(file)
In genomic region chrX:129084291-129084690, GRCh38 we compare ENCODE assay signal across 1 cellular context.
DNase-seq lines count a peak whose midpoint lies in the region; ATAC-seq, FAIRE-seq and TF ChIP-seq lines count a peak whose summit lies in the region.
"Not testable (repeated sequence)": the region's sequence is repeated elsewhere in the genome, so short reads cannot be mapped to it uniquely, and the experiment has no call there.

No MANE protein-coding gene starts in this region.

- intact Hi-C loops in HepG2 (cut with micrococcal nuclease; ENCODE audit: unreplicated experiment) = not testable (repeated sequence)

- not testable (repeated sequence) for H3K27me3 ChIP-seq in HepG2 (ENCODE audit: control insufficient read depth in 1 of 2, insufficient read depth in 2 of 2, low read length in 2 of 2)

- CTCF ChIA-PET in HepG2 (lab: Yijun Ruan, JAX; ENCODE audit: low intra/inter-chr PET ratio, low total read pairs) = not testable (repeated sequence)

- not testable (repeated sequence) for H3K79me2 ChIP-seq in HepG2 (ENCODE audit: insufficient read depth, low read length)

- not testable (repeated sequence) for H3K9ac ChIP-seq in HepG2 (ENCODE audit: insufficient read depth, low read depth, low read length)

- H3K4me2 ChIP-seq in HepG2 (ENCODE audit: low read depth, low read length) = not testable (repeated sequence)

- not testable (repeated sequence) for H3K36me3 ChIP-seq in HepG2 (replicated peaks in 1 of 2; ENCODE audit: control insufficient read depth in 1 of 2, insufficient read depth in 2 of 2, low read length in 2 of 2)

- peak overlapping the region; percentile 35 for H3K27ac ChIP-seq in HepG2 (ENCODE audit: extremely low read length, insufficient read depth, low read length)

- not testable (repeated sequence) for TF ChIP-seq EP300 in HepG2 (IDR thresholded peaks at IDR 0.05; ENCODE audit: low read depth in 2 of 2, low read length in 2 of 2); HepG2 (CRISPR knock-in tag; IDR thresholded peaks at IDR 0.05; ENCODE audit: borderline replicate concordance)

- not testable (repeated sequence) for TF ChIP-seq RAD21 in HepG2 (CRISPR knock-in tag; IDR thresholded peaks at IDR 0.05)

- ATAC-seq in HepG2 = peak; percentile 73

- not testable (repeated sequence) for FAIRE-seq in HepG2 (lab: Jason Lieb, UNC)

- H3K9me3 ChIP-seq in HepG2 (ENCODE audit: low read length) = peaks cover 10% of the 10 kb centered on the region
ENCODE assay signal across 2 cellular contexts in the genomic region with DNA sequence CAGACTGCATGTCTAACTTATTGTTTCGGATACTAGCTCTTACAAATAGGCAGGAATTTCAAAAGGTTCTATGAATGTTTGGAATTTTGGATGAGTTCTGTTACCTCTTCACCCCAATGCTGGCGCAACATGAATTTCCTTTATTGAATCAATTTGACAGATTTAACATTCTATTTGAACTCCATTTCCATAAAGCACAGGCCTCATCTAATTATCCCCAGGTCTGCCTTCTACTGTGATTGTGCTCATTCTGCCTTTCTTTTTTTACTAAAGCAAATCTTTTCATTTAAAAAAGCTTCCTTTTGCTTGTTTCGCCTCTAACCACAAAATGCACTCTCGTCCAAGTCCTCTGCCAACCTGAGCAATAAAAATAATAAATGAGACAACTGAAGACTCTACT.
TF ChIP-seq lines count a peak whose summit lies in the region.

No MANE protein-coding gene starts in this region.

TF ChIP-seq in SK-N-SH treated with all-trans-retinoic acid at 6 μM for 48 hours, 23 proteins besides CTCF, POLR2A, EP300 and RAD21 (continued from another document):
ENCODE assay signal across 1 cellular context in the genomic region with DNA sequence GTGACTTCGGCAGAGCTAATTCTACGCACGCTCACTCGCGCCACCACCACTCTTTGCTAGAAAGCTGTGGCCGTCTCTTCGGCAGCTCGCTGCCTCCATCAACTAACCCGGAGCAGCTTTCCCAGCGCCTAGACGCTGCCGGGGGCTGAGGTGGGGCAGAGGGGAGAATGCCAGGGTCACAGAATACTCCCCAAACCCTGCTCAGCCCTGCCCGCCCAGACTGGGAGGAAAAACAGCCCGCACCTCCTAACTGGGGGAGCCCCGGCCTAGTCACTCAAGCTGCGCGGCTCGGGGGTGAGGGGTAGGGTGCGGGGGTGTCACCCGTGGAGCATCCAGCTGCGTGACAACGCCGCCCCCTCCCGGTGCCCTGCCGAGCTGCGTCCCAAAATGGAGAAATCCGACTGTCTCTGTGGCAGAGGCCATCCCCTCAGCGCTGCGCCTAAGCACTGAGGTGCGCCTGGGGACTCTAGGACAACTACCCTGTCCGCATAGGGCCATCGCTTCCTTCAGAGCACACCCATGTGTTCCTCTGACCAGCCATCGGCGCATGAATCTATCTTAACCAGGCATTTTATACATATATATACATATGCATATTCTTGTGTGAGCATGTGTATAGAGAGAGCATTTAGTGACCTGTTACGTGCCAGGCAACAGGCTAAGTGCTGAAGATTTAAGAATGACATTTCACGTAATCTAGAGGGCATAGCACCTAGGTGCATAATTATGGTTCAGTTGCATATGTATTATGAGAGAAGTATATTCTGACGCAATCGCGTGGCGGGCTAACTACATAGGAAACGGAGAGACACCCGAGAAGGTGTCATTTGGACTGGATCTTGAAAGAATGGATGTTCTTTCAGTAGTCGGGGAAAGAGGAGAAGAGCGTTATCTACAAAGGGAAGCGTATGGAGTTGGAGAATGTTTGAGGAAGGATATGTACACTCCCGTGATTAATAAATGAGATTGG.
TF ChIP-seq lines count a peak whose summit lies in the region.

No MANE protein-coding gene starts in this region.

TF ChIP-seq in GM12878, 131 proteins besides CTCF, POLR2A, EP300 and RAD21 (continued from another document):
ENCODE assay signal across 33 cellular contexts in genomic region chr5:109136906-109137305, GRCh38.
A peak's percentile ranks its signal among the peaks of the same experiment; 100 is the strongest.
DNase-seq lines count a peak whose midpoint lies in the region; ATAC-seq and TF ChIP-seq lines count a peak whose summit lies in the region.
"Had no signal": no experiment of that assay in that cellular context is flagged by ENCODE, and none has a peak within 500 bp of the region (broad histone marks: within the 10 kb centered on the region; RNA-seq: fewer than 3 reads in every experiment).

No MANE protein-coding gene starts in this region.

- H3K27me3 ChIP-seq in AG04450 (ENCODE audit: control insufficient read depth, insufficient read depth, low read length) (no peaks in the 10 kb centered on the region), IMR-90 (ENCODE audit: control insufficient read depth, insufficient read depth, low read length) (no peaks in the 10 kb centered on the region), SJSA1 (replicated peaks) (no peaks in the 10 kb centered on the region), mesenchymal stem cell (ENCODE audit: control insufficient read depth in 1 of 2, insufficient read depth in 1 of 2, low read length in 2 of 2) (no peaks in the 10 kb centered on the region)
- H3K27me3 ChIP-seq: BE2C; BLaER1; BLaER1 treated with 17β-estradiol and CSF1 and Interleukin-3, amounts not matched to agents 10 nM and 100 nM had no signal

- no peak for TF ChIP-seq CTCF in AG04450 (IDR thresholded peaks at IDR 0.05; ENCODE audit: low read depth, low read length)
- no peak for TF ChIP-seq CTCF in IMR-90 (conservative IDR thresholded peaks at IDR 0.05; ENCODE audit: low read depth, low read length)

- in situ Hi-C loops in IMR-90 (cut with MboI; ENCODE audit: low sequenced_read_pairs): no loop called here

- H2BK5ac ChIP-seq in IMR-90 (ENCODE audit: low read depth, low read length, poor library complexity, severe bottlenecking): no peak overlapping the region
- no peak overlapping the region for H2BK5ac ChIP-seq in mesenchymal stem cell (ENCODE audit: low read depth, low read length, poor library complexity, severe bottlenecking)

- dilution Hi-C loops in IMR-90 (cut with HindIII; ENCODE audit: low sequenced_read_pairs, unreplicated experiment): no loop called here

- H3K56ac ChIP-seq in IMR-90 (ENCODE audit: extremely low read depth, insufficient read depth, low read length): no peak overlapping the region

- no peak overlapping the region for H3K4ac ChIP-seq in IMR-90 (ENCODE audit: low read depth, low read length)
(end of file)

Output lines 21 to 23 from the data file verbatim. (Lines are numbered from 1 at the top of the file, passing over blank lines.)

TF ChIP-seq in SK-N-SH treated with all-trans-retinoic acid at 6 μM for 48 hours, 23 proteins besides CTCF, POLR2A, EP300 and RAD21 (continued from another document):
ENCODE assay signal across 1 cellular context in the genomic region with DNA sequence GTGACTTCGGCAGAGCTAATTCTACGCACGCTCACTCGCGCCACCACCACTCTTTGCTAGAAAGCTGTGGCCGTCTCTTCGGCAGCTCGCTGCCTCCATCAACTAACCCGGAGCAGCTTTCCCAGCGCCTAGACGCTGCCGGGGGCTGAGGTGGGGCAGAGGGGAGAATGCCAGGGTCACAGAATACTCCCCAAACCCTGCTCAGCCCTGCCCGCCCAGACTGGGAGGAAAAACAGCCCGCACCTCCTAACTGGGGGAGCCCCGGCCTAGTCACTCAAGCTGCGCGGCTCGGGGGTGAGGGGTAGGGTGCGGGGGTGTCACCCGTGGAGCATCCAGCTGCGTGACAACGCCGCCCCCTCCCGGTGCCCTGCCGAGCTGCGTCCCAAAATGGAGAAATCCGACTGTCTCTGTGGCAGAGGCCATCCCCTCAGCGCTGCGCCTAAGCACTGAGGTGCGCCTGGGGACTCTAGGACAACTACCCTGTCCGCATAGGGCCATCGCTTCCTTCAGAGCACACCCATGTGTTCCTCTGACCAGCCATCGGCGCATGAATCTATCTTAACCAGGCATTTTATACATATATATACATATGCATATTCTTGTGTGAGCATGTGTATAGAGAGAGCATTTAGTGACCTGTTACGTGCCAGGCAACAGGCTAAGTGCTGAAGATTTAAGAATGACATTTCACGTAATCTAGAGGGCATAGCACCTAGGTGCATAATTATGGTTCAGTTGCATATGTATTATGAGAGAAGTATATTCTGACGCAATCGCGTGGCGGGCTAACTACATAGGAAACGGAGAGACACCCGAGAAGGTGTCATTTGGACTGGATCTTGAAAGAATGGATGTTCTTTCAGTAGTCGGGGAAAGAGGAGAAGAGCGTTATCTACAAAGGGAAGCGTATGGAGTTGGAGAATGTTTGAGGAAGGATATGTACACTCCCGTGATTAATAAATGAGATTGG.
TF ChIP-seq lines count a peak whose summit lies in the region.